Weekly Reading Insights:
Vayikra 5777

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Overview of the Weekly Reading An essay from Rabbi Shaul Yosef Leiter, director of Ascent
From the Chasidic Rebbes A Mystical Chasidic Discourse from the "Chabad Master" series
Moshiach this Week Kabbalah Teachings from the Sages of Tsfat and Galilee
Shabbat Law of the Week This week's story from Ascent's storyteller, Yerachmiel Tilles

Overview of the Weekly Reading

To be read on Shabbat Vayikra, 5 Nissan 5777/April 1

Torah: Leviticus 1:1-5:26; Haftora: Isaiah 43:21-28, 44:1-23

Vayikra is the 1st Reading out of 10 in Leviticus and it contains 6222 letters, in 1673 words, in 111 verses.

A discussion of how to bring burnt offerings of cattle, smaller animals and birds. Different types of meal offerings: burnt, baked, pan fried, deep fried, and the offering of the first grain of the season. A discussion of other types of offerings: Peace offerings could be of cattle, sheep or goats. Sin offerings are brought as an atonement. The sin offering for the high priest, then for the community, for the king or for an individual. Sins that the Torah delineates specifically as requiring a sin offering, in which cases he can choose between smaller animals, birds or a meal offering. Details about guilt offerings brought because of errors, doubtful situations or dishonesty or theft. 


An essay from
Rabbi Shaul Yosef Leiter, director of Ascent

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This week's Torah portion Vayikra speaks about the animal offerings on the altar in the Holy Temple. Some of the animals that were offered were cows, goats and sheep. Today we do not have animal offerings so how does it relate to me? On a spiritual level the offerings were talking about each of us, offering our 'animal' like nature or attributes on the altar of the Divine, being willing to change ourselves so we can come closer to G-d. The Hebrew word for offering, korban, actually means to come closer. Some people are more like cows - arrogant and careless, like a bull in a china shop. Some people are like goats - pushing themselves in, go anywhere, eat anything, full of chutzpa, like a goat. Some people are like sheep - meek to a fault, just following along, losing the opportunity, not taking the initiative. Which one are you? Which one am I? Am I ready to offer this part of myself on the Divine altar, to burn it up for G-d? (adapted from 'Kuntres Hatefilah')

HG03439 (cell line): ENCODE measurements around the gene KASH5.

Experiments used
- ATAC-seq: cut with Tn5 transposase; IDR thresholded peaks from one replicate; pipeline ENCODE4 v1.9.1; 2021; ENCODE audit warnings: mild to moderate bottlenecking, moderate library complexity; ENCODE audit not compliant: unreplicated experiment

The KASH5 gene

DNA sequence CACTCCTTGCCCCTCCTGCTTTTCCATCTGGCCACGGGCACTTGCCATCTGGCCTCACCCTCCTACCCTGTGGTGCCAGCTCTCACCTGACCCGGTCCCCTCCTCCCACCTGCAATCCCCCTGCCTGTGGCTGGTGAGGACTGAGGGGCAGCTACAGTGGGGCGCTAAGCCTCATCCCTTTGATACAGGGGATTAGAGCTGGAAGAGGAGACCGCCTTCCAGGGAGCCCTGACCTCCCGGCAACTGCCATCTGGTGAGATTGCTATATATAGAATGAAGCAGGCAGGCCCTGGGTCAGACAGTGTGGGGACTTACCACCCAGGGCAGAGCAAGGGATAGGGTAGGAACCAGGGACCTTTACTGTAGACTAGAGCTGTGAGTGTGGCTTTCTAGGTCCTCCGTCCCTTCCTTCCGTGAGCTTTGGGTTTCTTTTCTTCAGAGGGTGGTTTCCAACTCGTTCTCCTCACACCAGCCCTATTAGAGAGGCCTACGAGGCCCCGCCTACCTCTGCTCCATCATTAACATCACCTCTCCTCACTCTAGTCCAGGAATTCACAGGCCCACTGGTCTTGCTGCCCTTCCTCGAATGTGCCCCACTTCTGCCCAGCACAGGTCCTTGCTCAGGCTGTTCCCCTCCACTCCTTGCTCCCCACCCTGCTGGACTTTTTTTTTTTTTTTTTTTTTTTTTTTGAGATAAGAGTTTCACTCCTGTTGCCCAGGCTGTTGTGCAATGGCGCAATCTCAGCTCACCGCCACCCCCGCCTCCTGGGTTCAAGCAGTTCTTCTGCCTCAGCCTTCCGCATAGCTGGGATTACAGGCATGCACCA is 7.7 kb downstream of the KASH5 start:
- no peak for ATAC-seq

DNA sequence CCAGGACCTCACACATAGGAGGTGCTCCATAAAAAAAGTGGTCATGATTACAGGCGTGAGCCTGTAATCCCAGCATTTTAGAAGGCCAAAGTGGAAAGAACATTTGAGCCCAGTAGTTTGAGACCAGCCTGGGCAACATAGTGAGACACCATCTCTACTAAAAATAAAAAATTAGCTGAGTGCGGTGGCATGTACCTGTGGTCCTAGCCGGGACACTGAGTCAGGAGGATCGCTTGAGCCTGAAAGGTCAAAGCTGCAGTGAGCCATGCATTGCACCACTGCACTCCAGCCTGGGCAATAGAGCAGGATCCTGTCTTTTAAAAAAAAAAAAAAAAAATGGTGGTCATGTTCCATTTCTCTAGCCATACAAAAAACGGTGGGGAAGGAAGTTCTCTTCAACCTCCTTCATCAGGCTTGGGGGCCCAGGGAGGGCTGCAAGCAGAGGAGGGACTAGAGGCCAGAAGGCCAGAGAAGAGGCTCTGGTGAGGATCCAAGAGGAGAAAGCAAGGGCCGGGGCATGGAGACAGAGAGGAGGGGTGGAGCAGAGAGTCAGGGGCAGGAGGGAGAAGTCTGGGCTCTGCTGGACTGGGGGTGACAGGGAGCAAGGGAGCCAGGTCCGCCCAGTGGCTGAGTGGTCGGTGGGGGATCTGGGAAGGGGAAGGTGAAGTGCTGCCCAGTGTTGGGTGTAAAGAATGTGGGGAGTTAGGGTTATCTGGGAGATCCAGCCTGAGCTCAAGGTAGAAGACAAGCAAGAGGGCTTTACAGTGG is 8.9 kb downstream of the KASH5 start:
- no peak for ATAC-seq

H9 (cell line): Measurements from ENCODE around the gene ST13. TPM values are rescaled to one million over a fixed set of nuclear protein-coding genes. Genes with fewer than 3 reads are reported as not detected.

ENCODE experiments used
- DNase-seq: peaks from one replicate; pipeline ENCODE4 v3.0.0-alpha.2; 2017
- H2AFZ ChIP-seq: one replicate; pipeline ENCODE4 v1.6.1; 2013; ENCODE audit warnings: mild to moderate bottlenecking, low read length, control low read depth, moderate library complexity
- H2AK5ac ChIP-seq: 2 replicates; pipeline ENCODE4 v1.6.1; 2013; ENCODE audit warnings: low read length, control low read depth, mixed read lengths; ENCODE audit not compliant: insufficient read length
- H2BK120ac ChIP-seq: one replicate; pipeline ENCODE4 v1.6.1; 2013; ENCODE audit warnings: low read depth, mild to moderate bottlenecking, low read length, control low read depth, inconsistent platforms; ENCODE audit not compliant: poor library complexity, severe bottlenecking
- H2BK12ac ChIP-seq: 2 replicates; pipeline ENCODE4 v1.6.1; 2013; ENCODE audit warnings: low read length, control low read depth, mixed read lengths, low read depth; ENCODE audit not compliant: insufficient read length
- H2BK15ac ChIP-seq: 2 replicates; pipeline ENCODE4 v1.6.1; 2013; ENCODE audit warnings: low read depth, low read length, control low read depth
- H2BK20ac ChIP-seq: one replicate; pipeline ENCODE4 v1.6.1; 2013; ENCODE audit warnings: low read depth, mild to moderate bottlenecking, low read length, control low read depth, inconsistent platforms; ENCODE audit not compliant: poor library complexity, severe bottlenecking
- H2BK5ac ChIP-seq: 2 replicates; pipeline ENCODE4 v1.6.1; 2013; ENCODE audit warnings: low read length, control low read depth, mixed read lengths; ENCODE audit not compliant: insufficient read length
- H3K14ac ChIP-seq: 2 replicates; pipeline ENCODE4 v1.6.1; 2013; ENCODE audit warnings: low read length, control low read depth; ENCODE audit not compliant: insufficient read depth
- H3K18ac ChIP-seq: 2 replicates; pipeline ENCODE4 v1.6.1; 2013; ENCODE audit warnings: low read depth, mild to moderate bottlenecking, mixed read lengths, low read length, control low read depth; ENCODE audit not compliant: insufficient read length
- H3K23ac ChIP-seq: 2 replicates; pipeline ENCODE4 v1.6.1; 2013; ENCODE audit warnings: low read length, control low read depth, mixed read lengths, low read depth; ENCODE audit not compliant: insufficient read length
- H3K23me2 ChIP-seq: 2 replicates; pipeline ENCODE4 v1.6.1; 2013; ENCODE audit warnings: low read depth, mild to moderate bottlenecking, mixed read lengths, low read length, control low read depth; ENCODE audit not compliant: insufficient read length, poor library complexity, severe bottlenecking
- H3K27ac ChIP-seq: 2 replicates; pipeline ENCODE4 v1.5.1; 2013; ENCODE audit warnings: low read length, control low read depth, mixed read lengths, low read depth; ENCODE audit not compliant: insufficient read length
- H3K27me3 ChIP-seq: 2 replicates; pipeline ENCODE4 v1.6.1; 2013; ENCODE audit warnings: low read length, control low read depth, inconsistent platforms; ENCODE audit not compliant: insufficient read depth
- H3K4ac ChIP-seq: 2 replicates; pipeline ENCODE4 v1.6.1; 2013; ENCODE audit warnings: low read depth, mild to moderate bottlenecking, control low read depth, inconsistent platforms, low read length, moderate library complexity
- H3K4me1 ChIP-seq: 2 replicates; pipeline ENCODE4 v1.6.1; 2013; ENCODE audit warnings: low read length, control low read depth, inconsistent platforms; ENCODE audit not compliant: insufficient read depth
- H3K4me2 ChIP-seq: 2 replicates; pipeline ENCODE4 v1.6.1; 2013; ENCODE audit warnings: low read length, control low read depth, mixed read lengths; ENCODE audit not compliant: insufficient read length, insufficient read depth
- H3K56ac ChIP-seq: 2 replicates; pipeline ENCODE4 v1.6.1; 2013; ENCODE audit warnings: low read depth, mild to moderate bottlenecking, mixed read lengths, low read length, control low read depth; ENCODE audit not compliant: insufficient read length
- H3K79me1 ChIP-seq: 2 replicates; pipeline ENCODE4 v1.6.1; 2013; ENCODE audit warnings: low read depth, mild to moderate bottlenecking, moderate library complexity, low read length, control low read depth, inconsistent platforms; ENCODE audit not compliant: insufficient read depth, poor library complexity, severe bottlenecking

But let's look into this a bit more deeply. To burn the sacrifice on the altar you needed wood. Is the wood also an offering or something negligible? On the one hand, conventionally, the wood was not part of the offering, rather like a part of the preparation. Yet, the verse says (chap 2 verse 1), "If a person offers a meal offering, the offering must be unbaked fine flour". The first word "offering-korban" is extra. The Sifra Midrash derives from this extra word that when you bring an offering of flour you can also bring the wood for the altar. If we learn about the wood from the word "offering-korban", how can it be that the wood is just something inconsequential, just part of the preparation?